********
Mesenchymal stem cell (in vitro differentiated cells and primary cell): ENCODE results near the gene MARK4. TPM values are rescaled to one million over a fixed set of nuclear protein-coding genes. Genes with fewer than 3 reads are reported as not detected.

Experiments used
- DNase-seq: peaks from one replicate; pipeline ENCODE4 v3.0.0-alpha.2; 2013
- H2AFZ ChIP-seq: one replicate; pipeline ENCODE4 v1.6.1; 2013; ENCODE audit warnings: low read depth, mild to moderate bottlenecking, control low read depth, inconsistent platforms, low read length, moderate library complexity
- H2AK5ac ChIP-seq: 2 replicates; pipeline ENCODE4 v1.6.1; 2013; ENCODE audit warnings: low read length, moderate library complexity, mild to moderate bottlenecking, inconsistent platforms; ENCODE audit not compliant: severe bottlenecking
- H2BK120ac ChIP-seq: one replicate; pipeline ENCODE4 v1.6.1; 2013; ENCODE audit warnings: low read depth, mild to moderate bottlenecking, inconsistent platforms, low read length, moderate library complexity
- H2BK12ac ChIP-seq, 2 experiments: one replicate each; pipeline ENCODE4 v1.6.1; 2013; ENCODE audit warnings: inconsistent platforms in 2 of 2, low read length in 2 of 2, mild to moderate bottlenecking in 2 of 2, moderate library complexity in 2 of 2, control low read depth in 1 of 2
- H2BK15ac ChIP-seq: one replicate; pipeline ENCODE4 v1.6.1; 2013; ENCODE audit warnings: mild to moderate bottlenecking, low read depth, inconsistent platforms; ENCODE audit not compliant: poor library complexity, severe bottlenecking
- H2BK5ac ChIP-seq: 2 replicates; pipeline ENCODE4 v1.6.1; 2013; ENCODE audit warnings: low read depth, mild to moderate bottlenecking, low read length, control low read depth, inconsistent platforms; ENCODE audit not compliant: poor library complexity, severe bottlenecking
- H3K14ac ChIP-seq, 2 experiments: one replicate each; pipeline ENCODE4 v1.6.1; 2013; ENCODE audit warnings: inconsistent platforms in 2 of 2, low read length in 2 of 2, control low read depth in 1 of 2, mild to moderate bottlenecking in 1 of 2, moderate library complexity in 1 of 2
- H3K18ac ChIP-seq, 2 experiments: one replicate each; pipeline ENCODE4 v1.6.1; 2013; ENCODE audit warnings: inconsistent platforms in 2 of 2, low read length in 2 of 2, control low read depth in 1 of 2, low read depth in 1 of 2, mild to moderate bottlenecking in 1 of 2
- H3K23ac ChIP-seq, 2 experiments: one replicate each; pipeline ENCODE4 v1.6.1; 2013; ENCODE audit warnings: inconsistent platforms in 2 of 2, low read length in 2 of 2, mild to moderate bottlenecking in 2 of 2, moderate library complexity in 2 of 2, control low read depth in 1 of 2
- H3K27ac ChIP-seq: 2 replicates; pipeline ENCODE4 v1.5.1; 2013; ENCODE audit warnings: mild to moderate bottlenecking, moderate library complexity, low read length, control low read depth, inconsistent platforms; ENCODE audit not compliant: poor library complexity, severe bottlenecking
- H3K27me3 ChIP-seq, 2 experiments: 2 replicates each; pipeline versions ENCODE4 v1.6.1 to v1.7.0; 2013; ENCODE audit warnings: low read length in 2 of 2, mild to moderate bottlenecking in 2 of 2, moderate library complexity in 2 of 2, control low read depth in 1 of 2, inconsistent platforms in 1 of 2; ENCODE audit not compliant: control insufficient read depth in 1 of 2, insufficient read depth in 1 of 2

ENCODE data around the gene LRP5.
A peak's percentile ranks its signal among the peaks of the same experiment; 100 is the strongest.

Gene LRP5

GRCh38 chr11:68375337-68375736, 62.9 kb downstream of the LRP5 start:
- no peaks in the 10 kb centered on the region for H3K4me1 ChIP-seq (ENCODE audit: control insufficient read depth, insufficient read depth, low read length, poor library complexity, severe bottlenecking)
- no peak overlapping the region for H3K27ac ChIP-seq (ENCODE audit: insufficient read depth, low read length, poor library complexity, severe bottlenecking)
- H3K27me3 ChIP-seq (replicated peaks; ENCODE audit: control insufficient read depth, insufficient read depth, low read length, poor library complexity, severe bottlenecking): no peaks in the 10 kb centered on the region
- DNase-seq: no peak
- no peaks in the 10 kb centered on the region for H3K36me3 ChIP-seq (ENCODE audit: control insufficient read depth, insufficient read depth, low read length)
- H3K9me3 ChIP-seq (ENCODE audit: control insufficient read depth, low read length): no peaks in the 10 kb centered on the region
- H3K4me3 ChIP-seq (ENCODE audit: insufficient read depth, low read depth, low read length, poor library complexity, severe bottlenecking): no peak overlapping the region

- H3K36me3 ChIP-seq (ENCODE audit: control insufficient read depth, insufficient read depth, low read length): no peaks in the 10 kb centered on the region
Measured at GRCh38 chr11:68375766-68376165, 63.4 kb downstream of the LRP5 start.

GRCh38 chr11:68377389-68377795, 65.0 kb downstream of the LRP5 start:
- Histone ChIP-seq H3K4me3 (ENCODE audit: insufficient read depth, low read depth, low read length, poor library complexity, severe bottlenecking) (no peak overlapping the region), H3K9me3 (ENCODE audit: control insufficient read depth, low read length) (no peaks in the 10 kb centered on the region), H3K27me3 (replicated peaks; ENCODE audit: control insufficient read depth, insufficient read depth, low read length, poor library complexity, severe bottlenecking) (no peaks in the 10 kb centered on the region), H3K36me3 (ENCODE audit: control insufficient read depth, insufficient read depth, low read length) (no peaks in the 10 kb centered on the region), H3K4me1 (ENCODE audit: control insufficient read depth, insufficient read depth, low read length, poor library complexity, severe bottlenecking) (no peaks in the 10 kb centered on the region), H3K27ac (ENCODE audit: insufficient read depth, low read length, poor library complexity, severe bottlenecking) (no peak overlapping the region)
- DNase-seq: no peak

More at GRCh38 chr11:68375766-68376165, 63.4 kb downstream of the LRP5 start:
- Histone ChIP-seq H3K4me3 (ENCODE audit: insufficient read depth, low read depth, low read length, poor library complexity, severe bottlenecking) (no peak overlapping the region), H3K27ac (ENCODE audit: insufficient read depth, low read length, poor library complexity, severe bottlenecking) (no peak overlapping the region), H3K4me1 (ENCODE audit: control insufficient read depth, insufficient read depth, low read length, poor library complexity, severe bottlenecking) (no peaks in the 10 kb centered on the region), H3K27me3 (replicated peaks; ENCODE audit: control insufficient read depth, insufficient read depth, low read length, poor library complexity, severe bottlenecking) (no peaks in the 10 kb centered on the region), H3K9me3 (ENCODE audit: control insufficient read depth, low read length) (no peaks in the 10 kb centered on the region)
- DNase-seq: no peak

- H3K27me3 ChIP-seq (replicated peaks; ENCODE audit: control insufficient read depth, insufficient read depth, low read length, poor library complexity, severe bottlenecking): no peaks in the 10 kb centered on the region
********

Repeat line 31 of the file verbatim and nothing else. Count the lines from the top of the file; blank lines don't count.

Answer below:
More at GRCh38 chr11:68375766-68376165, 63.4 kb downstream of the LRP5 start: